Sperm donor’s attorney: Court using child support case to bolster traditional marriage
A Kansas sperm donor who answered a lesbian couple’s Craiglist ad is appealing a judge’s decision that he is the legal father of the child and must pay child support.
William Marotta answered an ad placed in 2009 by Angela Bauer and her then-partner, Jennifer Schreiner. The couple, who had been together for eight years at the time, sought a sperm donor, but couldn’t afford to go through their doctor because their insurance didn’t cover artificial insemination. Before using a home insemination kit purchased online, the couple had Marotta sign an agreement that all parties believed severed his parental rights.
However, Bauer and Schreiner later separated, and although they share custody of the child, Schreiner has struggled financially since sustaining an injury that has left her unable to work. When she petitioned the state for financial assistance, the Kansas Department for Children and Families demanded that Marotta pay child support. The department insists that it routinely seeks out the father when a single mother petitions the state for assistance, but one of Marotta’s attorneys, Ben Swinnen, believes that this case is anything but routine.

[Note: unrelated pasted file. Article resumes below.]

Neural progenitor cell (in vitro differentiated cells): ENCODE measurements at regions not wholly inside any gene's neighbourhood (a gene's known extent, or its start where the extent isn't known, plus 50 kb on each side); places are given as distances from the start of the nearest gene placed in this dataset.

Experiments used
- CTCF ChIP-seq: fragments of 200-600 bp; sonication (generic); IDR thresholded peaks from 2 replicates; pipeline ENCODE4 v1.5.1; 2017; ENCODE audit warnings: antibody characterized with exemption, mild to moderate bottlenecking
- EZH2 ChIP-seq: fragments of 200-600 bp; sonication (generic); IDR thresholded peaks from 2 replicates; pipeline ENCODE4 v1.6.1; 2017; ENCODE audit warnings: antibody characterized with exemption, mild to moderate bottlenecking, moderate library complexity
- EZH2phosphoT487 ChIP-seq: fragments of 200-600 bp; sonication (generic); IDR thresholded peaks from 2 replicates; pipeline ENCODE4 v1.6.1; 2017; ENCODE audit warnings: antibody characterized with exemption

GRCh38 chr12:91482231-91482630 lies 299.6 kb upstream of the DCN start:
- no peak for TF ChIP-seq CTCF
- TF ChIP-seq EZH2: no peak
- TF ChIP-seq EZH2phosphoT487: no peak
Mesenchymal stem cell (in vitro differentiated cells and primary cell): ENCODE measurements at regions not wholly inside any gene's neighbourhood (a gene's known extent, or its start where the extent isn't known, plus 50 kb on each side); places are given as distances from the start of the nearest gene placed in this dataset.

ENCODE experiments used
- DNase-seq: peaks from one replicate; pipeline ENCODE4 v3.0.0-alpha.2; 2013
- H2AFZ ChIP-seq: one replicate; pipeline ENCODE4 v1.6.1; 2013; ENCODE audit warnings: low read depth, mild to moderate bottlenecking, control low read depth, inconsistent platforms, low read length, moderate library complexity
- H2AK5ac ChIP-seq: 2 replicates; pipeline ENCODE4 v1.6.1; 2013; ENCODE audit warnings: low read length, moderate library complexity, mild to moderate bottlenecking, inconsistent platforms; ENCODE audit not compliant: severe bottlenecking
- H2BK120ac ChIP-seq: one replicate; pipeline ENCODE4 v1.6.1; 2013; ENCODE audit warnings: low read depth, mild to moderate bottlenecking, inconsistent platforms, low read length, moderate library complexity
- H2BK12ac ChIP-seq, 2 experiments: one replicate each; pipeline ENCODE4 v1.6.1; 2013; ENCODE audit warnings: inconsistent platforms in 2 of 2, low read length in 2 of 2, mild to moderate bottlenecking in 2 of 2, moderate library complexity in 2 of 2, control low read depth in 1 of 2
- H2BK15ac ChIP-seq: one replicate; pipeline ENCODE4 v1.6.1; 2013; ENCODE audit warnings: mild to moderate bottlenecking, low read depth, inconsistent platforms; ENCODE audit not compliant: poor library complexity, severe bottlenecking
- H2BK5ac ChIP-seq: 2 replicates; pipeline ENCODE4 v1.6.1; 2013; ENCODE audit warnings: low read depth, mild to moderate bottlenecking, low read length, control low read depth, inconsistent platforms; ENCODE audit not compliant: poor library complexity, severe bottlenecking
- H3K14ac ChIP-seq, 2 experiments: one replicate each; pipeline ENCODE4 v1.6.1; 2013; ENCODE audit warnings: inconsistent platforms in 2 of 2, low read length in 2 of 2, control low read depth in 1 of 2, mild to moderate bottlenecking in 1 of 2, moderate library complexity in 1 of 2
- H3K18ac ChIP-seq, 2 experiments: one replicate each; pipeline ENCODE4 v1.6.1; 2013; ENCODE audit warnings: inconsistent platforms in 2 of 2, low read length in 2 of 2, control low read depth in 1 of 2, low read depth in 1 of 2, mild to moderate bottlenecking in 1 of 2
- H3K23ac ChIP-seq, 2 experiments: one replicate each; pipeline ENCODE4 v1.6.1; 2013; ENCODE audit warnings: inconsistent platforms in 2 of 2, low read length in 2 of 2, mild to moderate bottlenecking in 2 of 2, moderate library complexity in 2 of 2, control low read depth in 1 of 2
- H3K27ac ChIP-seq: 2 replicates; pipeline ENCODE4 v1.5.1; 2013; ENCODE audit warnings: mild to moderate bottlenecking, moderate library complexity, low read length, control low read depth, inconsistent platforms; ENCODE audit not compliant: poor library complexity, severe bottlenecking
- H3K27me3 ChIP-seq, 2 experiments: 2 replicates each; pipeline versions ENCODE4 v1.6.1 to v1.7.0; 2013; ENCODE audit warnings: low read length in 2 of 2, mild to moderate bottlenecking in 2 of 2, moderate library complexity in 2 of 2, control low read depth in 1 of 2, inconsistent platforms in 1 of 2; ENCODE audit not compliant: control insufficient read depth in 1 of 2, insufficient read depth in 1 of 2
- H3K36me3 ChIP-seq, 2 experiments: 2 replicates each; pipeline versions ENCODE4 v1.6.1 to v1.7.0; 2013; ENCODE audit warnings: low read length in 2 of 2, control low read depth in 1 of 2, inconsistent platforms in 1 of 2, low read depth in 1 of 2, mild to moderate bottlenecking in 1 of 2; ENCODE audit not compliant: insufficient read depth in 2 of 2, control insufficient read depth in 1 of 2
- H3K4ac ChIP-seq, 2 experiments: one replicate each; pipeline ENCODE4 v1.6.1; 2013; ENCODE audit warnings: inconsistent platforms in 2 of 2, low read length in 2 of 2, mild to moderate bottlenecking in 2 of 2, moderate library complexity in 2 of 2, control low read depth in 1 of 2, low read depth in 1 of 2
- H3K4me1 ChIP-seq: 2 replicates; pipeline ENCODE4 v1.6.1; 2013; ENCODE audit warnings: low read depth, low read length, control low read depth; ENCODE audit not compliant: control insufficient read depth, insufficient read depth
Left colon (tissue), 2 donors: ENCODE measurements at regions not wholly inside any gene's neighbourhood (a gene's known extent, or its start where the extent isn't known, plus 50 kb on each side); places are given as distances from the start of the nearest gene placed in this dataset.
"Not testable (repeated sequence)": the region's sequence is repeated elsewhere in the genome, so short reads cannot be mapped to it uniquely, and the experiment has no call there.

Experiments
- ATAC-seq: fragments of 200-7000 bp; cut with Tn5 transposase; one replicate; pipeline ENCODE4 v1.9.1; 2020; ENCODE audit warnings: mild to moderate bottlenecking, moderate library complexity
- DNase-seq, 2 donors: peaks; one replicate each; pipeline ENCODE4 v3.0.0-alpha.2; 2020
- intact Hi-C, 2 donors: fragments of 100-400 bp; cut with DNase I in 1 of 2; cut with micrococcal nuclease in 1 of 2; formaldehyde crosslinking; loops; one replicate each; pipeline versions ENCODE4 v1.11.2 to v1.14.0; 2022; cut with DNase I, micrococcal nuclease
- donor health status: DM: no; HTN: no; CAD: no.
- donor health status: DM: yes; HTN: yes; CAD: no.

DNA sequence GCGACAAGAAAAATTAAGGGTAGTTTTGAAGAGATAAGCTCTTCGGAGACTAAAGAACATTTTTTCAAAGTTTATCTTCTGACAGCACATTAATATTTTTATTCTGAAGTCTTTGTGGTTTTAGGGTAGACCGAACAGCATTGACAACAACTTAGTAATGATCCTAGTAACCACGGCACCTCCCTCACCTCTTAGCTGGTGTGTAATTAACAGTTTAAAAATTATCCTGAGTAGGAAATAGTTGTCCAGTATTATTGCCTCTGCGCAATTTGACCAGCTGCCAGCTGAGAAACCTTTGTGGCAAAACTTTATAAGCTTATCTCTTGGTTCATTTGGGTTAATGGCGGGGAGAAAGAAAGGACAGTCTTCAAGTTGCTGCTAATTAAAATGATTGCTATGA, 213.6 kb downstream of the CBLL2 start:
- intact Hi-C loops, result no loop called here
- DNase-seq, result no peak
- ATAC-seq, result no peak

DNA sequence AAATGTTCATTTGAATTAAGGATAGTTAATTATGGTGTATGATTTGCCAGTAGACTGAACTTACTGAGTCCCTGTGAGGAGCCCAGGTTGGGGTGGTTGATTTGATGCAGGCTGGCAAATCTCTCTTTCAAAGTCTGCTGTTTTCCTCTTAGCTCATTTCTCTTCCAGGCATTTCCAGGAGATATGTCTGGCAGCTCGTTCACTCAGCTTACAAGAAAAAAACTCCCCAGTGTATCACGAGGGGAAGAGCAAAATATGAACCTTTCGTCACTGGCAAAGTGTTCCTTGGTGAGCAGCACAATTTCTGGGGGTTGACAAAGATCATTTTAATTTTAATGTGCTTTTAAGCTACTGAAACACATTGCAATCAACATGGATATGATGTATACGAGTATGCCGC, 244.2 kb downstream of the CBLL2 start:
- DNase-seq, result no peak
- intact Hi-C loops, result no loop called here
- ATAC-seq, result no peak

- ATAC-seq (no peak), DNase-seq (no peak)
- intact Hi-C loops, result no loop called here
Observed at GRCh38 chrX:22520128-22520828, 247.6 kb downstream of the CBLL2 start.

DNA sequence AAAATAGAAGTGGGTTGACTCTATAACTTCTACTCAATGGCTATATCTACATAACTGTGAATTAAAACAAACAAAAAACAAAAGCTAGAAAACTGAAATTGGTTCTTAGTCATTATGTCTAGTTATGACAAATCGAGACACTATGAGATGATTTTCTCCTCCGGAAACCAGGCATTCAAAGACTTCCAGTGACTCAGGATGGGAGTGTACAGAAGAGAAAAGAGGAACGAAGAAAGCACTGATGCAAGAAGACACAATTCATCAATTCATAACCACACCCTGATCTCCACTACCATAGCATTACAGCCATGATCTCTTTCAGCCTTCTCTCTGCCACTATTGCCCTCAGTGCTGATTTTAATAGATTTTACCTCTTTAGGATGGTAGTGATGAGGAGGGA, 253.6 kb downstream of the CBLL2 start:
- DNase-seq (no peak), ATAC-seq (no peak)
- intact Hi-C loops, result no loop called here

Swinnen believes that the state — which passed a constitutional ban on same-sex marriage in 2005 — is pursuing this case in order to bulwark the idea that traditional marriage is between a man and a woman. “It is a freeze,” he said, “on artificial insemination and alternative family settings.”
Although neither Bauer nor Schreiner have requested support from Marotta, Shawnee County District Court Judge Mary Mattivi ruled that “[a] parent may not terminate parental rights by contract…even when the parties have consented.” Judge Mattivi claims that the contract into which Marotta entered with the couple is invalid because of a state law that specifies that a “donor of semen provided to a licensed physician for use in artificial insemination…is treated in law as if he were not the birth father.” Because the couple could not afford to have the artificial insemination performed by “a licensed physician,” Judge Mattivi argues, Marotta must be treated as if he is the birth father.
Colleagues of Judge Mattivi, who was appointed to the bench by conservative Kansas Governor Sam Brownback, have praised her, saying that her “sense of fairness, justice and strong work ethic will serve her well as she makes a positive difference in the lives of families.” If the question in this case is how to define “family,” Judge Mattivi has answered that what matters is the presence of “a licensed physician” at the moment of conception.
Watch a CBS News Report on the case below.